SS: I think to be human is to be a creature of change, endowed with and empowered by an evolving suite of inventions. I don’t know what it’s like to be a mindfile swirling with memory, electricity, and inchoate thoughts, but it must be similar to what it was like before we invented language. We seem so advanced and all-knowing to ourselves – because we’re myopic – but maybe we’re still proto-humans in the long view. In Technelegy, I quote H.G. Wells, who said: “It is possible to believe that all that the human mind has accomplished is but the dream before the awakening…”1 Every kind of awakening requires poetry to help explain us to ourselves. That’s why it has survived all this time.
JD: We’ve been talking about poetry as an original technology and a means of creating new systems. But in America, poetry has become a certified, credentialed field, and as a result it has become quite insular. This has narrowed the types of writing that are championed by the community, stifling what draws people to poetry in the first place — the ability to break open language and see what it reveals without any clear lineage beyond the experimental impulse. This institutional framework tends to produce very proficient poems that adhere to specific conventions, often lyric narrative work. How do you see your role as someone who communicates between these different worlds?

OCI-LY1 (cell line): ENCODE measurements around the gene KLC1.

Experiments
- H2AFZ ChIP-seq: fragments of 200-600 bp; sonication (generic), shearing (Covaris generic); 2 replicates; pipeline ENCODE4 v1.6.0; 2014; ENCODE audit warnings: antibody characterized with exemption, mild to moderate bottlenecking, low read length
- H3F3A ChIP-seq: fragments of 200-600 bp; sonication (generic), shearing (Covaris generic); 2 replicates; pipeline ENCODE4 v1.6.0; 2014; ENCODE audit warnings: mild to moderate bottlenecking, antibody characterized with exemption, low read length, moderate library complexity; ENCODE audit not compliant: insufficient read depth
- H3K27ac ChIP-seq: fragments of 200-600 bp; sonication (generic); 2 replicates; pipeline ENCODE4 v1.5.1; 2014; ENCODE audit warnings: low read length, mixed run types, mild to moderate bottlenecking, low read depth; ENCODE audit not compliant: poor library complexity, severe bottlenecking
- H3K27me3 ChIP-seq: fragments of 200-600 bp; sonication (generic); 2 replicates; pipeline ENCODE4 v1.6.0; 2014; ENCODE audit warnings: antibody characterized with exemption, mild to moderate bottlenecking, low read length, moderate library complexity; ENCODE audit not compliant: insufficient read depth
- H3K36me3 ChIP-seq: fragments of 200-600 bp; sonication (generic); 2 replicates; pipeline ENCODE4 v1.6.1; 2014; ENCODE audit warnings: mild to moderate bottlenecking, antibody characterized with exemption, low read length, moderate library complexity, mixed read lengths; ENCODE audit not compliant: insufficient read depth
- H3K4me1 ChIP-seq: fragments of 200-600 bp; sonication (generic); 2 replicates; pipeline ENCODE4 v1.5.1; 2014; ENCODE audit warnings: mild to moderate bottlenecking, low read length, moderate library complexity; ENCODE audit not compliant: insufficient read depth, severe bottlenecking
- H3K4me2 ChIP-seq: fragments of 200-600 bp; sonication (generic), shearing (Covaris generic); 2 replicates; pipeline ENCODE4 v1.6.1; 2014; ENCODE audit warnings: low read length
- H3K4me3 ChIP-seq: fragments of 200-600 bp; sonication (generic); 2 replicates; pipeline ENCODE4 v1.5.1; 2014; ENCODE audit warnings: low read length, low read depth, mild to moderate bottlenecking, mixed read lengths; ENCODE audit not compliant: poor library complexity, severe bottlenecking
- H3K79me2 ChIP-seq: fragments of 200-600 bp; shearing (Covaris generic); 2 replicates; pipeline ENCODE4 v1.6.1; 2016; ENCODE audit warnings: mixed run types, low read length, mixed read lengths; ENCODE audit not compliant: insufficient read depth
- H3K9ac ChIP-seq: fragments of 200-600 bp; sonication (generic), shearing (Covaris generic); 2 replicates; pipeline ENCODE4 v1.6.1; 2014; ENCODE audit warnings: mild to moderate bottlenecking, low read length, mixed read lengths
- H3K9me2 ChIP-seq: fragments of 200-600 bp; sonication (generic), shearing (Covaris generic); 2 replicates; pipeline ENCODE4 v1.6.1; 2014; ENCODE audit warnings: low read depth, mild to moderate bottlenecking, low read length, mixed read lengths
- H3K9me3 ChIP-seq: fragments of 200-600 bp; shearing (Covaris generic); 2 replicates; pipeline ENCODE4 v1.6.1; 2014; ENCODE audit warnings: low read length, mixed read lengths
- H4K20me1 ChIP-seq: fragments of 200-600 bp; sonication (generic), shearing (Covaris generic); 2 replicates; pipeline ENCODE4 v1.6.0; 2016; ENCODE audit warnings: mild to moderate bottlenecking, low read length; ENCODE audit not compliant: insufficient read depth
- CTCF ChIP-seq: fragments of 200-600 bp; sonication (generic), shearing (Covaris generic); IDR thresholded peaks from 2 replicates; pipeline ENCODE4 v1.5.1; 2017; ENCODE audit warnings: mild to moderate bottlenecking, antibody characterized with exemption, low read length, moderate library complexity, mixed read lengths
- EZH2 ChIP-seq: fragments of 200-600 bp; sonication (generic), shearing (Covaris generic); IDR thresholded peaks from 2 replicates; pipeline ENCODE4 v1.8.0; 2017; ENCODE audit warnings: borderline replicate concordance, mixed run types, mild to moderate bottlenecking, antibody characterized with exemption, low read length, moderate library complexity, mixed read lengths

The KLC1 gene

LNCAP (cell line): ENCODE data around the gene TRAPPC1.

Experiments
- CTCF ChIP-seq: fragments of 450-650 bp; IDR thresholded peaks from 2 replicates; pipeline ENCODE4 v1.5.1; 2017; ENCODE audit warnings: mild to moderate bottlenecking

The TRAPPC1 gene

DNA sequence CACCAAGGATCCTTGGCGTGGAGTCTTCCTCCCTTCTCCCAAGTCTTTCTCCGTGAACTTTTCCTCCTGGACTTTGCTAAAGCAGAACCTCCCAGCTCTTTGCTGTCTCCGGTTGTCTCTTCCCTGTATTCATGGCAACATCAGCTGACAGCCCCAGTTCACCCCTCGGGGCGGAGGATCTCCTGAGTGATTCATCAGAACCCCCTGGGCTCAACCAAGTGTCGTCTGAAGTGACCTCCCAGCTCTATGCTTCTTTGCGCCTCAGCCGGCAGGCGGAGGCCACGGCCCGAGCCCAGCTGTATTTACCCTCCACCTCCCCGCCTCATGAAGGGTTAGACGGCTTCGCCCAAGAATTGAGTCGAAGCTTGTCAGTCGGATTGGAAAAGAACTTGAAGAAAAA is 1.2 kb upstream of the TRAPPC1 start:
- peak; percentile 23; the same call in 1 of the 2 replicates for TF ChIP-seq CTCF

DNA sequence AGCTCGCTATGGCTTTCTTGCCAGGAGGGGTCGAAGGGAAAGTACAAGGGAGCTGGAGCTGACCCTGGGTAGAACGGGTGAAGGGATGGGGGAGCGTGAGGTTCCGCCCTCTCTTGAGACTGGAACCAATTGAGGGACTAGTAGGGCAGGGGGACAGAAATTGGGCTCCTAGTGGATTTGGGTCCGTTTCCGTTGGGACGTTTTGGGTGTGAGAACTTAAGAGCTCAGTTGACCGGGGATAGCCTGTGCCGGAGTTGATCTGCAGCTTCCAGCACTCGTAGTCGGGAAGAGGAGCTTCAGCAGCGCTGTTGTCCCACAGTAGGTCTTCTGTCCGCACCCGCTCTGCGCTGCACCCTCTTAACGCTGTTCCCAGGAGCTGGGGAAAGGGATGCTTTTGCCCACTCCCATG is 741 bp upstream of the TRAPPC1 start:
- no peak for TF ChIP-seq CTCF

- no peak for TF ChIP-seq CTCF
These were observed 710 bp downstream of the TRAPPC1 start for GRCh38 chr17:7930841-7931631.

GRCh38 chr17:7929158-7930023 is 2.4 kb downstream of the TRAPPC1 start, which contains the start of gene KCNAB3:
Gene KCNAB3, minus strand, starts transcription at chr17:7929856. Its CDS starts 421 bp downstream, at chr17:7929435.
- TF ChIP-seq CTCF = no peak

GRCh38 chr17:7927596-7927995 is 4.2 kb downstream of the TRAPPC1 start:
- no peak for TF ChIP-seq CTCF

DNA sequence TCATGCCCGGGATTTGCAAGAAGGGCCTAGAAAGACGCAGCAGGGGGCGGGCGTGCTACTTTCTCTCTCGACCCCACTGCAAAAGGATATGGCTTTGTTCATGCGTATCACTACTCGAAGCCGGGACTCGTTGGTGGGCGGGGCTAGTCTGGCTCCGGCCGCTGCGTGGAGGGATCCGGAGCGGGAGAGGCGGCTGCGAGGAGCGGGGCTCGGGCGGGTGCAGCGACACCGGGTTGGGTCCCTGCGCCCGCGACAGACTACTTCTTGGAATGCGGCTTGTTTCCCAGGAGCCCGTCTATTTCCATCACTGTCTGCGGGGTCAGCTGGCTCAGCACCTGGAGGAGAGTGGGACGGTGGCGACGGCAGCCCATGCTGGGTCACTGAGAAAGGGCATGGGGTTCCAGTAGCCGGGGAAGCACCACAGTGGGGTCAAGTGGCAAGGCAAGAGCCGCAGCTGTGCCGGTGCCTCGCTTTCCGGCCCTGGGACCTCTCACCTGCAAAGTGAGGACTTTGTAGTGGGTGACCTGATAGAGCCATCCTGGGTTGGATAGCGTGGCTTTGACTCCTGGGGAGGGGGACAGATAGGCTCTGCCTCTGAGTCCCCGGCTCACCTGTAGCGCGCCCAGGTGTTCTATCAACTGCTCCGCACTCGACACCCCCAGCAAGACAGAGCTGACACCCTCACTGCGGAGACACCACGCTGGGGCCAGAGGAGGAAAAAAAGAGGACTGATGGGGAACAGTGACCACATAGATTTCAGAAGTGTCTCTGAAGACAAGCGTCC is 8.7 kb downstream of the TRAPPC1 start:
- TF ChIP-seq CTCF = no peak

SS: I’ve been publishing in traditional journals for a long time, and I’ve been working with AI and generative text for years. I’ve also been showing poems in the metaverse and publishing NFTs since 2020. These three circles have wildly different energies and perceptions of what poetry is at a fundamental level, which makes the place where they come together particularly thrilling.
Last year, I co-founded an NFT poetry gallery called theVERSEverse with two other writers: Ana Maria Caballero and Kalen Iwamoto. The three of us represent different communities and literary styles, and as a team we really want to be a node that facilitates intersection. We are actively trying to build bridges, onboard more writers into Web3 and make space for inclusive, open-ended conversations about what poetry is and what it can be.
JD: I view intelligent systems and blockchain as sibling technologies. On the surface they appear to be opposites — the blockchain is all about categorizing, logging, streamlining, and compartmentalizing, while intelligent systems are designed to recognize patterns more quickly and at grander scales than humans. But the capability of one complements the other.